"It might be something new to them, but it's definitely not new to me," said Mosley, who is black.
Yosayda Santiago, 33, owner of Latino American Beauty Salon By Jossy on Reisterstown Road in Pikesville, has been doing blow-outs in Baltimore for the past decade.
"When I first moved to Baltimore, there was no place here," said Santiago, who came to the area 10 years ago from Puerto Rico. "There was only one salon, and I was working in it. Then I opened my own."
Since then, nearly a dozen Dominican hair salons have opened in Baltimore. Santiago said she had not heard about the new crop of salons purporting to be the region's first to specialize in fast, inexpensive blow-outs. In addition to Haute Blow Dry Bar's two locations, there's also Hot Air Dry Bar, which opened last spring in Owings Mills.
"Maybe they don't know [about us]," Santiago said, adding that she doesn't view the dry bars as "new" to Baltimore. "It is not true."
Joy Singer and co-owner Kate Taylor opened Hot Air after being inspired by a similar-concept salon in Montecito, Calif.
"We went in and had wine. We walked out 45 minutes later with fabulous hair," said Singer. Later, "We were throwing around the idea of doing this in Baltimore. We couldn't let it rest. We had to do it. There weren't any in Maryland."
Singer, who is white, said she was unaware of Dominican salons when formulating the idea for hers.
"I haven't looked into their salons," she said. "I'm not an expert on Dominican salons."
In practice, Frederick said, there are differences between blow-dry bars and Dominican salons. She said that, according to her stylists, the extreme heat Dominican stylists use to loosen the tighter-curled strands of black women can damage finer hair.
Frederick also said the social aspect of blow-dry bars — birthday parties, champagne sipping and movie-watching — sets them apart from Dominican salons.
"Particularly what is being missed by the Dominican salon is that blow dry bars are very social. You can come in and hang with your friends. It is a big social element," she said. "I know that the Dominican [salons] are social, but it is in and out. We add a lot of fun to it."
At Santiago's salon, a flat-screen television plays a Spanish-language station. Stylists are laughing with customers. That's typical, according to the owner.
"My customers are my family," she said. "We play. We talk about everything. It's friendly."
But not everyone is familiar with the Dominican salons, and it is these clients who are frequenting the new blow-dry bars.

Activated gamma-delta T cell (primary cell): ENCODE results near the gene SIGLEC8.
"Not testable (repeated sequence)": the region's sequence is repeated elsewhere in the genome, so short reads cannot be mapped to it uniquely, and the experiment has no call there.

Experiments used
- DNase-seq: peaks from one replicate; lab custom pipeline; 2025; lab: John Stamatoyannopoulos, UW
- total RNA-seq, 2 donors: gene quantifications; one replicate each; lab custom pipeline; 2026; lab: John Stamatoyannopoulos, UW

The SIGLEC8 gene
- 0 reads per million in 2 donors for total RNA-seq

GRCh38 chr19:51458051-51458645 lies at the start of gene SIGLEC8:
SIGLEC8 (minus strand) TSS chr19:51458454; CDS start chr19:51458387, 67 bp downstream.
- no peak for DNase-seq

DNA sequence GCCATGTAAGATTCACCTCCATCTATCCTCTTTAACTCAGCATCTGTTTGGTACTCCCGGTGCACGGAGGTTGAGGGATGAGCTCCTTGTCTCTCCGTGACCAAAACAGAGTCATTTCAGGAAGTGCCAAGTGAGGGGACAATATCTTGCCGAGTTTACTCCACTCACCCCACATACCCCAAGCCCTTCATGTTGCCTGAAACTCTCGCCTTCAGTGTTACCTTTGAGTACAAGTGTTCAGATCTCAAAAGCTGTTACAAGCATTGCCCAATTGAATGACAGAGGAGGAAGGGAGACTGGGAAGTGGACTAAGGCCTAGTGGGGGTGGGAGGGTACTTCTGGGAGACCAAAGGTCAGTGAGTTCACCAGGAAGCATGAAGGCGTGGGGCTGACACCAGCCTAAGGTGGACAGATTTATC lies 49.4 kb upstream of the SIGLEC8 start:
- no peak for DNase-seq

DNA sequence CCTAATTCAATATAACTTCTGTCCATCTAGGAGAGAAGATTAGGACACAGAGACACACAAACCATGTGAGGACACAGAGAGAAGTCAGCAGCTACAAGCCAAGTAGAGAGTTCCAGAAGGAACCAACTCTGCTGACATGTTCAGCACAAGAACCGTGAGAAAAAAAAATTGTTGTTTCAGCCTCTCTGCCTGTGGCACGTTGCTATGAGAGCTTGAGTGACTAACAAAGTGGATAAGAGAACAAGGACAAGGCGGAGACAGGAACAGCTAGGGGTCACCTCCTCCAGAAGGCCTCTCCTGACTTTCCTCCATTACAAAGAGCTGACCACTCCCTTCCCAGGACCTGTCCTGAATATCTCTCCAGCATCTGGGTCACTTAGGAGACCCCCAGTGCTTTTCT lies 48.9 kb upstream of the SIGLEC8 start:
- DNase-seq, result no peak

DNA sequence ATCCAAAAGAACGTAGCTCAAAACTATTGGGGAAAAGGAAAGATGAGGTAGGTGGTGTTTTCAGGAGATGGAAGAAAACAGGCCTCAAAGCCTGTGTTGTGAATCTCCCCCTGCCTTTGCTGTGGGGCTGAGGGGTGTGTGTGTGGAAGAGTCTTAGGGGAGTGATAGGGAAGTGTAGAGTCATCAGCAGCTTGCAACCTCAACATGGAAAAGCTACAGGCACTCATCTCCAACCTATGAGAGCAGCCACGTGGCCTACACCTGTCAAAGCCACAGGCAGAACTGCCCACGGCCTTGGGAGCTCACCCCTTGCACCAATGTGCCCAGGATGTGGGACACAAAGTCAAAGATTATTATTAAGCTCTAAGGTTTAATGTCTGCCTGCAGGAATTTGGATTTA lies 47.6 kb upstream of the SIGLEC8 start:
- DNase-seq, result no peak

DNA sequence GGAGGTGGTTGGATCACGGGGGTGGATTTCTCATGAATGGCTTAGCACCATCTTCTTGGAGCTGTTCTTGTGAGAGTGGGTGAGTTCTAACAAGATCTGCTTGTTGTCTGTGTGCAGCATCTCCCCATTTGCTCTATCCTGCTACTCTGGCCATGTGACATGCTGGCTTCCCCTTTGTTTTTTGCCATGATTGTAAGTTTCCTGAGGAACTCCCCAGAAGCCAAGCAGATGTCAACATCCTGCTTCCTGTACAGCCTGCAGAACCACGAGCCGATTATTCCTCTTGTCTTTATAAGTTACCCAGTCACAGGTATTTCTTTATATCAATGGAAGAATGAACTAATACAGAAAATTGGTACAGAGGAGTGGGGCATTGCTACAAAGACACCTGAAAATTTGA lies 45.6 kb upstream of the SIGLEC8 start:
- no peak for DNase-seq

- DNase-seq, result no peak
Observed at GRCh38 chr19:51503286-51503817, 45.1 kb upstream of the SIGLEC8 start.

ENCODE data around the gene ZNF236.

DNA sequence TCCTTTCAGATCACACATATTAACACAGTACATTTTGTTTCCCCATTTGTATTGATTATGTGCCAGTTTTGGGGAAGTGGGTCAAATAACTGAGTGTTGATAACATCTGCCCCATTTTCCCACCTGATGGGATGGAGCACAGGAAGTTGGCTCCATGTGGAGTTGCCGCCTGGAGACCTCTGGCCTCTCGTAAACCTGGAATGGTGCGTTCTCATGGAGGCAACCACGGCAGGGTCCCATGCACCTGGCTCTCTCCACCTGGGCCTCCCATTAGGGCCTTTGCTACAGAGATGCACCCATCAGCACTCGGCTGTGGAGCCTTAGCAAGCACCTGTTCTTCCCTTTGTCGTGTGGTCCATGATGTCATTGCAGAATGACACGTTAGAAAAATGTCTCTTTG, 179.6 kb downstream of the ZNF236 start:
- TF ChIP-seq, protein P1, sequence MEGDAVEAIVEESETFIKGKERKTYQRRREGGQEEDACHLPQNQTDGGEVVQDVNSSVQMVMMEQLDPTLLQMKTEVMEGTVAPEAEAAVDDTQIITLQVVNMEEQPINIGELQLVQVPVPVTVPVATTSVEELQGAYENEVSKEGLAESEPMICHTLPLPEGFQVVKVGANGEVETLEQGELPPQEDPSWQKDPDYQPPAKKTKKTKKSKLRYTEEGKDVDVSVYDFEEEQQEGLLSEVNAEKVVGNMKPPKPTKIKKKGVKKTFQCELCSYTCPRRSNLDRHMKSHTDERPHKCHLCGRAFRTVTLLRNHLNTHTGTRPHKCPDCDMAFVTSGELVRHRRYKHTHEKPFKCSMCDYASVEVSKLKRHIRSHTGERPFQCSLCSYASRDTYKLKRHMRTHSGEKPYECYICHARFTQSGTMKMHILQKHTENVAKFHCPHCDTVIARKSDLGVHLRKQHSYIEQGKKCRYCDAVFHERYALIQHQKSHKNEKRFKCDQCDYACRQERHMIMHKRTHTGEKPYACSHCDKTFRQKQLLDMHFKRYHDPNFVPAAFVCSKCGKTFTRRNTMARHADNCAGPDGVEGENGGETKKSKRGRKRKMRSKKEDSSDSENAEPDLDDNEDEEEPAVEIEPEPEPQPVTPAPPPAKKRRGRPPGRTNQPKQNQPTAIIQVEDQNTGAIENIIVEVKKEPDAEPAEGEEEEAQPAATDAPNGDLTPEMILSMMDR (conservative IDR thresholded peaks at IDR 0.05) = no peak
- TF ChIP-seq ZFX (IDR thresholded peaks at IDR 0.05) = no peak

Margi Palmer, a white Monkton resident, started getting hair blow-outs in April. She said she has never heard about Dominican salons, which are often recommended by word of mouth.
"I've never seen one in Towson," said Palmer, who gets the process done every other week. "And I'm up to date. I do look at fashion stuff. I've never seen them advertise."
But Palmer said she would be willing to try a Dominican salon. "If it was convenient, and I could park, and if it was in a good location, I would go," she said. "I like to meet new people. And I bet they would do a fabulous job on my hair."
Pearce and her twin, Pearce Reardon, also said they had never heard of Dominican salons.
"I get caught up in my own bubble," said Pearce, who is white and Mexican. "I'll have to check them out."
The divide also works in the opposite direction. As with most Dominican salons, most of Santiago's customers are black.
"Once in a while, we do have a couple white customers," said Santiago, who said white women are more than welcome in her salon.
Since their hair is generally finer than black women, she said, it would take her less time to complete the styling and blow-drying.
Singer said that her salon differs from Dominican salons because hers caters to "all hair types." She estimates that 10 percent of her customers are black. Frederick says that one-fourth of her customers are black women.
Some black women said they were leery about going to a non-black hair stylist. Mosley, who has been going to Santiago's salon for the past six years, doubts she would give the blow-dry bars a chance.
"I wouldn't think that they would know how to work with my type of hair," she said. "I'm so used to going where I go. There would be no point for me to go. Maybe if they were charging a lot less I would go, but there is no way to know that they could do my hair."
Frederick hopes that black women will give her salon a shot.
"We are as inexpensive as the Dominicans," she said. Her customers "get a really great blow-out without the chemicals. … It is a business based on volume. And there are a lot of women in Maryland who want to have great-looking hair."